Notre Dame professor studies time, urges students to change perspective on pandemic
Bella Laufenberg | Tuesday, March 2, 2021
Dr. Meghan Sullivan has always been interested in the passage of time. As a Notre Dame Wilsey Family professor of philosophy, she has spent her career studying the human perception of time, including writing a book called “Time Biases” on the subject.
Sullivan has now used her time expertise to write an article, published in Psychology Today, urging readers to use what she coins “mental time travel” as a way to get through the remainder of the COVID-19 pandemic.
Sullivan said her idea for the article came from her unusual 2020 Christmas experience spent away from her family.
“This is only the second time in my life I’ve ever spent Christmas without my family,” Sullivan said. “I thought quite a bit about whether or not I was making the right decision, in particular because I knew I was going to feel super bummed out at Christmas missing them.”
Sullivan said that her knowledge of philosophy and time helped her endure the hardship that came from being away from family.
“This was an area where I thought knowing a little bit of philosophy was really helpful because every time I’d get kind of sad about missing out on Christmas together, I would think, ‘we’re doing this for next Christmas,’” Sullivan said. “I can imagine what next year will be like and the decisions I’m making now are making that possible.”
Sullivan said in her article that she encourages everyone to use this type of future thinking, or “mental time travel,” to make the hard decisions easier to bear.
Mental time travel, Sullivan explained, is an innately human ability to be able to place ourselves in a greater timeline during times of stress or adversity.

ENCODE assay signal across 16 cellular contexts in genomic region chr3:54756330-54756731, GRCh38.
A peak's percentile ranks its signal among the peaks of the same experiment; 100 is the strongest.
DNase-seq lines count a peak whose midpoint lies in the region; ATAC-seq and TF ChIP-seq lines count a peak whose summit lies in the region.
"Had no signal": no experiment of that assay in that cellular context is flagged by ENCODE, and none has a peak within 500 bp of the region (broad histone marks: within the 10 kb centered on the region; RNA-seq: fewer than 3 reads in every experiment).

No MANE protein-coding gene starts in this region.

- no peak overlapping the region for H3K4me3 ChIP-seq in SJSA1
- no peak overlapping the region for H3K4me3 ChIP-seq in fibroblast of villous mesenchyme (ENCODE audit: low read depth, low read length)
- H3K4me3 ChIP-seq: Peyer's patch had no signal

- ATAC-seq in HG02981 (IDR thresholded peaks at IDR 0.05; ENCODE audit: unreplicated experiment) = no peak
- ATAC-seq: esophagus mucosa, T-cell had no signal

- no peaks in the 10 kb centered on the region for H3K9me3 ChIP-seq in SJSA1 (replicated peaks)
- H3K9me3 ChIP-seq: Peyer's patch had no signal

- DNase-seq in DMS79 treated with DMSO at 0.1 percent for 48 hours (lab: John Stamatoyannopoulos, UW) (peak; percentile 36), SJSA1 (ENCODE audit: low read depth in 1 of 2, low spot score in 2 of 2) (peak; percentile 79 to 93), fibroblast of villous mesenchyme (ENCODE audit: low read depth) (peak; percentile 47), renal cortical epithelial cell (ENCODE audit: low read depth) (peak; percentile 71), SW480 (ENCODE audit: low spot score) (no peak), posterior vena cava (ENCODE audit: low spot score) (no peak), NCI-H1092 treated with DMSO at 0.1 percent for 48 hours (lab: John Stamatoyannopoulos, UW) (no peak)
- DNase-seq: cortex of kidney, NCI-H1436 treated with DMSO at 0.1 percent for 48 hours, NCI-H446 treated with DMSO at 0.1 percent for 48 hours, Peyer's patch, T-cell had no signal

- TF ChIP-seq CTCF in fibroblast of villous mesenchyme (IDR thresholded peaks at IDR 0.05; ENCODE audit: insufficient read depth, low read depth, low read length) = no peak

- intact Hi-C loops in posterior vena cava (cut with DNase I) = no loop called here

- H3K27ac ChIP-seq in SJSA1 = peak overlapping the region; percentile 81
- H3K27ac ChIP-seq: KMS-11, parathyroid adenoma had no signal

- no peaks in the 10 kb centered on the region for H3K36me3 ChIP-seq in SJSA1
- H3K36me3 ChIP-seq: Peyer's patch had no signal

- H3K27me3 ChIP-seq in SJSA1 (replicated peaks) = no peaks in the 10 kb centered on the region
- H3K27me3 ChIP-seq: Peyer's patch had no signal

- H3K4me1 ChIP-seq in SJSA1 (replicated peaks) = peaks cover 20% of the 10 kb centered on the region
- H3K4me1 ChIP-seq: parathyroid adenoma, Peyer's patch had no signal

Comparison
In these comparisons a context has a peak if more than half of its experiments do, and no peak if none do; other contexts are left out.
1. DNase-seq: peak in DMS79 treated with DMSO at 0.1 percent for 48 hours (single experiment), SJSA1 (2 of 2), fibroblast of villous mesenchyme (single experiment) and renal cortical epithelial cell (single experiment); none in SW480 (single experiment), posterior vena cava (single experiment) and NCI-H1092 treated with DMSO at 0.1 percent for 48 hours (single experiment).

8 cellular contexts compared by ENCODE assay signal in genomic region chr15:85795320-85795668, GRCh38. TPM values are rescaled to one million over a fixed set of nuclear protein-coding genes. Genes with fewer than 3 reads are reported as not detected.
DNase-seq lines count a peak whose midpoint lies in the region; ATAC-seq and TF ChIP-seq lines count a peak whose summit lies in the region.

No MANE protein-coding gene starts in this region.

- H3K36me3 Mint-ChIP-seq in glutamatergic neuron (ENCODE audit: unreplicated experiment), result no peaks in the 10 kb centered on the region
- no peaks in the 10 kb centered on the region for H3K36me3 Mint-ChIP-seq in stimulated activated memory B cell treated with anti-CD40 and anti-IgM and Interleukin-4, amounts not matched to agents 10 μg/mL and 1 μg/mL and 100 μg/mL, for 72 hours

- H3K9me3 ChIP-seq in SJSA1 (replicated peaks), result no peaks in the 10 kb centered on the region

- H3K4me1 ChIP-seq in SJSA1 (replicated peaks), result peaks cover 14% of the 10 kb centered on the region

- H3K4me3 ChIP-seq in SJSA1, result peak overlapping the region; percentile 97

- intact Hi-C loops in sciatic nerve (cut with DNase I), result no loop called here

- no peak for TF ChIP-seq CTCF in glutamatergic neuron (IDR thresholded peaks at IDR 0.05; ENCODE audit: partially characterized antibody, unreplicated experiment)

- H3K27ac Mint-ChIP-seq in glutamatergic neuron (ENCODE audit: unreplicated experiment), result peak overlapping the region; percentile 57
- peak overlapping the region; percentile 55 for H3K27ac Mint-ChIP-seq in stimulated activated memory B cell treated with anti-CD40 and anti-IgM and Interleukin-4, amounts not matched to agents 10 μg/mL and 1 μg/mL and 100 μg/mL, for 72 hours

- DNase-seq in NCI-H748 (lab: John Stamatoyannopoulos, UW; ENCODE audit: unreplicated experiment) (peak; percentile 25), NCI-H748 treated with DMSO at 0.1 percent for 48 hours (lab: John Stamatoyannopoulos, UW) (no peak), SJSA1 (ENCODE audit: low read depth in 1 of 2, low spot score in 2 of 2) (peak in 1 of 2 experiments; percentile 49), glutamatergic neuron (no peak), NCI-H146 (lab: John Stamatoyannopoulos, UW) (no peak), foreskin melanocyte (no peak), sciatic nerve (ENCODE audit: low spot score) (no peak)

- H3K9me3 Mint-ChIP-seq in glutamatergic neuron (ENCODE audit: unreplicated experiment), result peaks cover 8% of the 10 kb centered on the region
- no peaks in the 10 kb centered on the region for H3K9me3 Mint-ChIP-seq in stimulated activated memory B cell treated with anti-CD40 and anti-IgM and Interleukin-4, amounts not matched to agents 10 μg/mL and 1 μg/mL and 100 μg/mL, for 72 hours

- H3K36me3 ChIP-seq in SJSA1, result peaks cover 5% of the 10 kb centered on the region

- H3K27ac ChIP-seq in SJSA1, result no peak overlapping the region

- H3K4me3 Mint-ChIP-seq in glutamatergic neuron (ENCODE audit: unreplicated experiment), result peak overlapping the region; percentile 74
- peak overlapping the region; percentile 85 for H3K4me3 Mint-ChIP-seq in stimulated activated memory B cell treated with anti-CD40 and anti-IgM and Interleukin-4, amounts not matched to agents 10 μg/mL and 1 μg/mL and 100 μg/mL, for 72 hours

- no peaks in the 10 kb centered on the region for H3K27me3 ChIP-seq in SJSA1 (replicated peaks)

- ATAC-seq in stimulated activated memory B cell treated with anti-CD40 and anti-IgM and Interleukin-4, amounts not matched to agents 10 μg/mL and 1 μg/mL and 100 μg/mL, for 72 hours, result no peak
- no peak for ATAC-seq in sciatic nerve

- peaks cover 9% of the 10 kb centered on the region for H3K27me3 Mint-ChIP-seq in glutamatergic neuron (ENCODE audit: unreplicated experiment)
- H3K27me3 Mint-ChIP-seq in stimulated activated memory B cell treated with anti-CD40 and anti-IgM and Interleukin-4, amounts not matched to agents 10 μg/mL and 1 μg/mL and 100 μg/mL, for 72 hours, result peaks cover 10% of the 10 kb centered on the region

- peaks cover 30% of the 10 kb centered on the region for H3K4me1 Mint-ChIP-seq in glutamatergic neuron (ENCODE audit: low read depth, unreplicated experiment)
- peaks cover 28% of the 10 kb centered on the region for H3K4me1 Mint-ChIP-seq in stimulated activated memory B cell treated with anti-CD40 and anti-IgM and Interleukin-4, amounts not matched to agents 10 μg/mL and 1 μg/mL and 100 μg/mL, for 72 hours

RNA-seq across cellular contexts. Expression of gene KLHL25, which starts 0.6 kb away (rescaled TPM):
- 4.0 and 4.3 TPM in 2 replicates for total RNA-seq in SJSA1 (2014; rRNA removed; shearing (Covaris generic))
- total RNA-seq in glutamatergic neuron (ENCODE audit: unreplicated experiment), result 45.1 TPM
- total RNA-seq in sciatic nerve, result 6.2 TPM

“One of the things that makes it really special to be a human being is that we can do this kind of ‘mental time travel,’” Sullivan explained. “We can bounce around, and we imagine our lives as having these really long spread-out extensions in time, but then also sometimes we get really locked in a moment or really frustrated, especially if we’re under a great deal of stress, we tend to get really locked into the present.”
Sullivan explained that another aspect that goes along with mental time travel is thinking about time versus risk — making hard decisions in the present to benefit our future.
“There’s always a little bit of uncertainty about what we’re going to be like in the future and what the future itself is going to bring,” Sullivan said. “But we want to make sure that when we’re not paying enough attention to the future, or not being willing to make big enough sacrifices now for a great future, that we’re paying attention to the stuff that really matters like the risk and uncertainty.”
The uncertainty of being human, Sullivan said, requires careful thought when it comes to possibilities and risk.
“One of the tricky things about being human is we’ve got to somehow do the math right about risk.”
Sullivan said she hopes students and others who read her article stop to think about what stories they will tell in the future about their lives during the COVID-19 pandemic.
“I would love it if people read this story,” Sullivan said, “and took a minute to start to think about how they would want to fit the sacrifices that they’ve made this year into this story about why their lives are meaningful and wonderful.”